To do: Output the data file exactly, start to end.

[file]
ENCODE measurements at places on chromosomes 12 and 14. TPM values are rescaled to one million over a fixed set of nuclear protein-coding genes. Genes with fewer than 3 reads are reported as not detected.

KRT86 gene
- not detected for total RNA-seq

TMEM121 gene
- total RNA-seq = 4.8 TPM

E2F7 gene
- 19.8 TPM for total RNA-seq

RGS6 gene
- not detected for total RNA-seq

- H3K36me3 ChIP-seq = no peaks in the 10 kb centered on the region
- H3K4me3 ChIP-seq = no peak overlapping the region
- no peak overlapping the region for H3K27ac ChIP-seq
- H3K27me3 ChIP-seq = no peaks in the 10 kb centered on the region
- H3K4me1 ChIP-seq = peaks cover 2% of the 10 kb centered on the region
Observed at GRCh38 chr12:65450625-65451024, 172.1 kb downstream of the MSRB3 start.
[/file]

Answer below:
ENCODE measurements at places on chromosomes 12 and 14. TPM values are rescaled to one million over a fixed set of nuclear protein-coding genes. Genes with fewer than 3 reads are reported as not detected.

KRT86 gene
- not detected for total RNA-seq

TMEM121 gene
- total RNA-seq = 4.8 TPM

E2F7 gene
- 19.8 TPM for total RNA-seq

RGS6 gene
- not detected for total RNA-seq

- H3K36me3 ChIP-seq = no peaks in the 10 kb centered on the region
- H3K4me3 ChIP-seq = no peak overlapping the region
- no peak overlapping the region for H3K27ac ChIP-seq
- H3K27me3 ChIP-seq = no peaks in the 10 kb centered on the region
- H3K4me1 ChIP-seq = peaks cover 2% of the 10 kb centered on the region
Observed at GRCh38 chr12:65450625-65451024, 172.1 kb downstream of the MSRB3 start.